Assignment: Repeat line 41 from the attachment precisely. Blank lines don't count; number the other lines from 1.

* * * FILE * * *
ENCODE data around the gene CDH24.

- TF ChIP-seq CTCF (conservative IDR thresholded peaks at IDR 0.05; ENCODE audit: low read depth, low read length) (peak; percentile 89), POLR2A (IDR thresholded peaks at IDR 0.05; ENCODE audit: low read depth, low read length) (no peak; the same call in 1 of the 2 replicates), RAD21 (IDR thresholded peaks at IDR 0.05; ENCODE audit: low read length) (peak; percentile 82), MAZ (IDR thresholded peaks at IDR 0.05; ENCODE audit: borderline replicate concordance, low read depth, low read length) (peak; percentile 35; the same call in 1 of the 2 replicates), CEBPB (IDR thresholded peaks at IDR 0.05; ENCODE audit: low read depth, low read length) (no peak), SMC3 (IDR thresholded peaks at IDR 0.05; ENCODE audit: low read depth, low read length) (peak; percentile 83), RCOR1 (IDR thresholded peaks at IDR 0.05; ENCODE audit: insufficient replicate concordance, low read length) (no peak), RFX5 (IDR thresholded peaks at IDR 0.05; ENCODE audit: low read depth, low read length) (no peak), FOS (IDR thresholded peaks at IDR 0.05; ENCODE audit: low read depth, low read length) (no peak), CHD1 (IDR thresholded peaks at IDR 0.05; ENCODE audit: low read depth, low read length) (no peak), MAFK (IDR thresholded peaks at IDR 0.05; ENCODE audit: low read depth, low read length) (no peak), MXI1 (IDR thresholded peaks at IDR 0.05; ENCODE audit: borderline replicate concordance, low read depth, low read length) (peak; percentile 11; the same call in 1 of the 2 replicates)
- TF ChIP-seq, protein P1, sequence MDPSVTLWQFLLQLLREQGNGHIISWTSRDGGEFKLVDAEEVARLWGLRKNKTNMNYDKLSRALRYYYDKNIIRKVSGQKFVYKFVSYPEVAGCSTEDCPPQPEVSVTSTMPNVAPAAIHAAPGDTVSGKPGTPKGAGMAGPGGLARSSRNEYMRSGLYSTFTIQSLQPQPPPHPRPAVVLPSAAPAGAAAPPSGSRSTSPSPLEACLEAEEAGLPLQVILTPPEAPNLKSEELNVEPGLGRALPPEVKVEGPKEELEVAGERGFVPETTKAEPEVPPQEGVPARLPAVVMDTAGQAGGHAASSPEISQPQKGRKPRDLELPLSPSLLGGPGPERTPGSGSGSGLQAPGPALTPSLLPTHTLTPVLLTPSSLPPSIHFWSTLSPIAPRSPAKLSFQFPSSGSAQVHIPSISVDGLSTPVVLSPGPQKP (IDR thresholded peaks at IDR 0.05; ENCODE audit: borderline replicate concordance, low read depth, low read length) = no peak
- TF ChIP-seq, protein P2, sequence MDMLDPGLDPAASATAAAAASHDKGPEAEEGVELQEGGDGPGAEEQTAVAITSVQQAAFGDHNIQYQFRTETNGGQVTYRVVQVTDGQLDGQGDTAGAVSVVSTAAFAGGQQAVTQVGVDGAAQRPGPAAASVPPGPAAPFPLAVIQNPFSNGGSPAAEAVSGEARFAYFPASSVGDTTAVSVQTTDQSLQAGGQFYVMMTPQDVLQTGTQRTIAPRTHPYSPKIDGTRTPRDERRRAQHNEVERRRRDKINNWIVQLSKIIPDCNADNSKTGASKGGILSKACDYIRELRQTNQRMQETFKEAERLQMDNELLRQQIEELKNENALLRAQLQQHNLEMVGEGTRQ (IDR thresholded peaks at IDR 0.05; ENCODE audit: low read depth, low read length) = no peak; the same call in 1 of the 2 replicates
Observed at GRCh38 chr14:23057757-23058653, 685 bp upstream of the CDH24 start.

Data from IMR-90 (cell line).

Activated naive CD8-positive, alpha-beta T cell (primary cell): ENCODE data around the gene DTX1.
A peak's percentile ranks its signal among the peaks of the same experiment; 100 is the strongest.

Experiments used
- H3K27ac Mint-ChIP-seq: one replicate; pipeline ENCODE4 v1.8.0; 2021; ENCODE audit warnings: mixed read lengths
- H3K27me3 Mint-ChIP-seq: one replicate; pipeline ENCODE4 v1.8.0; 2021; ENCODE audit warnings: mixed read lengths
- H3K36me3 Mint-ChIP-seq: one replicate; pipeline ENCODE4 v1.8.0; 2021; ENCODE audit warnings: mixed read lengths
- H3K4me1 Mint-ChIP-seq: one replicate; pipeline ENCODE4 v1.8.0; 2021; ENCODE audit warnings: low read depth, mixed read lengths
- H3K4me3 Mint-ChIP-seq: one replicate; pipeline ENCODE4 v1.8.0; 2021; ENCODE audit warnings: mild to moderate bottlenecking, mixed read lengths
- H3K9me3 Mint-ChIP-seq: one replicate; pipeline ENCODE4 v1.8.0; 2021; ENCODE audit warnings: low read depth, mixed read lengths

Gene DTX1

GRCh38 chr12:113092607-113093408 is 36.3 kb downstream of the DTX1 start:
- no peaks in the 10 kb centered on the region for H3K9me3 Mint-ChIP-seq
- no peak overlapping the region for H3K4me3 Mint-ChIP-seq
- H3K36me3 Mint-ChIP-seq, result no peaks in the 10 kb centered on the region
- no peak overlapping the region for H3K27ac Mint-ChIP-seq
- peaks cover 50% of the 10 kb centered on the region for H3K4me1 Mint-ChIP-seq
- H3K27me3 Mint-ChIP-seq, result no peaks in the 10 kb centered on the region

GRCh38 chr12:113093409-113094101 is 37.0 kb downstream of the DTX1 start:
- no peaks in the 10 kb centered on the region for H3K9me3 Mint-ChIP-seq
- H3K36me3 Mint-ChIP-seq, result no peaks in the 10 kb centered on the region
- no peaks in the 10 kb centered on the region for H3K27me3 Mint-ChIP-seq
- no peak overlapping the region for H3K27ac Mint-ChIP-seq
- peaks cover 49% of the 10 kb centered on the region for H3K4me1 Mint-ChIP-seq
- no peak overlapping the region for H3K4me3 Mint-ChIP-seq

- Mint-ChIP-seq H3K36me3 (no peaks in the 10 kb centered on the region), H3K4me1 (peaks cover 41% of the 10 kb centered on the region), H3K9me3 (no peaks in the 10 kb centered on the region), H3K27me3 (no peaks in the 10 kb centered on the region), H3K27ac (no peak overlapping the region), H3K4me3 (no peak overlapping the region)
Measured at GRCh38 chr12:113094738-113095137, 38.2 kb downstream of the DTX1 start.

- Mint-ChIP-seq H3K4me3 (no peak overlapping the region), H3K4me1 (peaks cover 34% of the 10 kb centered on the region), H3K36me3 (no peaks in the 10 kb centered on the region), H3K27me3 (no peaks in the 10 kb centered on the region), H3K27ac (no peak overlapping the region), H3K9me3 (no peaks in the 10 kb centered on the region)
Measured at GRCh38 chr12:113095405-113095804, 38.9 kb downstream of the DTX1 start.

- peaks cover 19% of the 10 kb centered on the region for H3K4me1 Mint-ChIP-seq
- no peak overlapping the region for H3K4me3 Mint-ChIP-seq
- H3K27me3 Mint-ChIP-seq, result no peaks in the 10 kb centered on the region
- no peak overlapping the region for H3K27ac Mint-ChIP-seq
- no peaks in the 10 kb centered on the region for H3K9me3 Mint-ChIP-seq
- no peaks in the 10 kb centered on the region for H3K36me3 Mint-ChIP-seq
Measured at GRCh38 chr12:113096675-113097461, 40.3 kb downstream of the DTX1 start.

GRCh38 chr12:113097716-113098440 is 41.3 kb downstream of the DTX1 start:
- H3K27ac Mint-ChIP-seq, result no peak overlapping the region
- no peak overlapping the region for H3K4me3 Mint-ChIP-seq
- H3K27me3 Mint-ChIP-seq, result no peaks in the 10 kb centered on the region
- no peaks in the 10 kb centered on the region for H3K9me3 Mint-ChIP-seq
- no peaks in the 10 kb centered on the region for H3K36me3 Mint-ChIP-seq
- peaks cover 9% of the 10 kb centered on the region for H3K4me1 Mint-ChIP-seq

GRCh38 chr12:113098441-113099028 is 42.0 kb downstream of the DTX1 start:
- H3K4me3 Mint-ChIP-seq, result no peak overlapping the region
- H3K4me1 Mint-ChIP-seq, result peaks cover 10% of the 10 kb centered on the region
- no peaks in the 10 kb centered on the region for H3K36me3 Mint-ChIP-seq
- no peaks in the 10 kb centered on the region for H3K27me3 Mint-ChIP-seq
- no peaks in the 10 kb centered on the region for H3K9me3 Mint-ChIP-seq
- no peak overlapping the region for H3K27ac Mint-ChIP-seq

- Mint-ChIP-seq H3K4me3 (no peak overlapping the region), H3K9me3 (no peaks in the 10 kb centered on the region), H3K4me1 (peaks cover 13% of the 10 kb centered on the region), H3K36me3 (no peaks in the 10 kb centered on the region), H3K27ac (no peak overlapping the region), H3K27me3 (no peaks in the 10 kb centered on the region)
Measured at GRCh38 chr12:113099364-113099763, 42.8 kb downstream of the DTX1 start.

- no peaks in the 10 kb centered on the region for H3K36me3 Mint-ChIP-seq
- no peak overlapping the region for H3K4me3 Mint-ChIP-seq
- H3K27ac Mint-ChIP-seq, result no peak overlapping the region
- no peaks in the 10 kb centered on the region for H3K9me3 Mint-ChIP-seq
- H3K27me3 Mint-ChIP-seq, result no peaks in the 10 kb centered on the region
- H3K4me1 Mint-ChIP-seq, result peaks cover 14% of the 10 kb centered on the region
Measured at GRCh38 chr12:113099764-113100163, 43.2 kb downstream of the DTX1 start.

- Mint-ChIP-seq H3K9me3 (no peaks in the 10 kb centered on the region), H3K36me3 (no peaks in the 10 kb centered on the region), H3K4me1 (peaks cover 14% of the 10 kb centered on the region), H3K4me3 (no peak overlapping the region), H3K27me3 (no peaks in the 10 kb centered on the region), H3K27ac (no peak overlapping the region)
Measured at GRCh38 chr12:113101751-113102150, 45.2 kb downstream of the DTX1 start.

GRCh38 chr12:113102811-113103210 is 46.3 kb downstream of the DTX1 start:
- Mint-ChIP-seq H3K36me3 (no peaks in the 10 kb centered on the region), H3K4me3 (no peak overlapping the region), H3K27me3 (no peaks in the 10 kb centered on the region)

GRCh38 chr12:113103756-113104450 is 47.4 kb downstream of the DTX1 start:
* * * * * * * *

Measured at GRCh38 chr12:113096675-113097461, 40.3 kb downstream of the DTX1 start.